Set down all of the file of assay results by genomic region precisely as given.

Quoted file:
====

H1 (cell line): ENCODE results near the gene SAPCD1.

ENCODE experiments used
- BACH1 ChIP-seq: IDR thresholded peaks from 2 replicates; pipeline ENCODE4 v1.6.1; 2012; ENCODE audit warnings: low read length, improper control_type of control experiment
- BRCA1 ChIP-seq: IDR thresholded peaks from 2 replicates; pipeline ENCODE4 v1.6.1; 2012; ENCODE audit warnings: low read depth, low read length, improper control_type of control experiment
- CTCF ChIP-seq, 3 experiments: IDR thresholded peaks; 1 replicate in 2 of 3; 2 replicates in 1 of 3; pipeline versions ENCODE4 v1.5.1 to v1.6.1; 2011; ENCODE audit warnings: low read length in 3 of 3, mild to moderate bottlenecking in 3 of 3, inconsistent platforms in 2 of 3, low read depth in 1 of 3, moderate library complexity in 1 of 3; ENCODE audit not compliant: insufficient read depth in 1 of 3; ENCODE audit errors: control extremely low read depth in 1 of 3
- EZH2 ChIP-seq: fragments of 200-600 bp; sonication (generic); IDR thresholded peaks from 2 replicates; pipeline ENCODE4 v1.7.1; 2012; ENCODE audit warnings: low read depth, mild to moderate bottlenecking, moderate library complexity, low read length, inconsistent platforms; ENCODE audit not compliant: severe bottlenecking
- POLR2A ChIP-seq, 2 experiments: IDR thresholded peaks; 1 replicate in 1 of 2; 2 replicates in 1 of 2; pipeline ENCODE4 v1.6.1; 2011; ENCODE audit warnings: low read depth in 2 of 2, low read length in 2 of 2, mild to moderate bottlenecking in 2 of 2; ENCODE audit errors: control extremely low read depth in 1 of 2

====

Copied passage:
H1 (cell line): ENCODE results near the gene SAPCD1.

ENCODE experiments used
- BACH1 ChIP-seq: IDR thresholded peaks from 2 replicates; pipeline ENCODE4 v1.6.1; 2012; ENCODE audit warnings: low read length, improper control_type of control experiment
- BRCA1 ChIP-seq: IDR thresholded peaks from 2 replicates; pipeline ENCODE4 v1.6.1; 2012; ENCODE audit warnings: low read depth, low read length, improper control_type of control experiment
- CTCF ChIP-seq, 3 experiments: IDR thresholded peaks; 1 replicate in 2 of 3; 2 replicates in 1 of 3; pipeline versions ENCODE4 v1.5.1 to v1.6.1; 2011; ENCODE audit warnings: low read length in 3 of 3, mild to moderate bottlenecking in 3 of 3, inconsistent platforms in 2 of 3, low read depth in 1 of 3, moderate library complexity in 1 of 3; ENCODE audit not compliant: insufficient read depth in 1 of 3; ENCODE audit errors: control extremely low read depth in 1 of 3
- EZH2 ChIP-seq: fragments of 200-600 bp; sonication (generic); IDR thresholded peaks from 2 replicates; pipeline ENCODE4 v1.7.1; 2012; ENCODE audit warnings: low read depth, mild to moderate bottlenecking, moderate library complexity, low read length, inconsistent platforms; ENCODE audit not compliant: severe bottlenecking
- POLR2A ChIP-seq, 2 experiments: IDR thresholded peaks; 1 replicate in 1 of 2; 2 replicates in 1 of 2; pipeline ENCODE4 v1.6.1; 2011; ENCODE audit warnings: low read depth in 2 of 2, low read length in 2 of 2, mild to moderate bottlenecking in 2 of 2; ENCODE audit errors: control extremely low read depth in 1 of 2